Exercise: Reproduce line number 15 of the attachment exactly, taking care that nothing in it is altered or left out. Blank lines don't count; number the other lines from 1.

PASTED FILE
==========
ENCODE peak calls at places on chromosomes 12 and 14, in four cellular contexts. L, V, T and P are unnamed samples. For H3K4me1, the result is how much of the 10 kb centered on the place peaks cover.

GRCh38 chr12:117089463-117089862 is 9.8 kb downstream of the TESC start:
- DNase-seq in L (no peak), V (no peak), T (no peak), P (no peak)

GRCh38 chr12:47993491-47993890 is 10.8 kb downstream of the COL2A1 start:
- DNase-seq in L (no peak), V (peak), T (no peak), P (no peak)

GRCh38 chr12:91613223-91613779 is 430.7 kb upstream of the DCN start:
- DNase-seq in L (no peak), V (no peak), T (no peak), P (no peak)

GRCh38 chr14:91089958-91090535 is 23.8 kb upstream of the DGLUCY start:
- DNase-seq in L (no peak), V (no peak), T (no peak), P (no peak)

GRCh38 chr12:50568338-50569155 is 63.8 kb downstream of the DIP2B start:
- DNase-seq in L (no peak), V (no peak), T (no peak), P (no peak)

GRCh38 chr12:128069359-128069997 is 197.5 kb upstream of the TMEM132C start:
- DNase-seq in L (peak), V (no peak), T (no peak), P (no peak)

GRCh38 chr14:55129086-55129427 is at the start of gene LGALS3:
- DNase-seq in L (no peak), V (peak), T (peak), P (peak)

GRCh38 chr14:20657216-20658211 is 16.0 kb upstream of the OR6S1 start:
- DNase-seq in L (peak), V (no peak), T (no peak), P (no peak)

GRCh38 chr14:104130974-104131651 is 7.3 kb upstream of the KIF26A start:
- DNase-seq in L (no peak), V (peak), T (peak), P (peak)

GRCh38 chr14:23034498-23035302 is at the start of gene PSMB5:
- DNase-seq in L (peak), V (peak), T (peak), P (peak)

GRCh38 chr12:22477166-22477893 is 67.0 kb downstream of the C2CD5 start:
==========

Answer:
- DNase-seq in L (no peak), V (peak), T (peak), P (peak)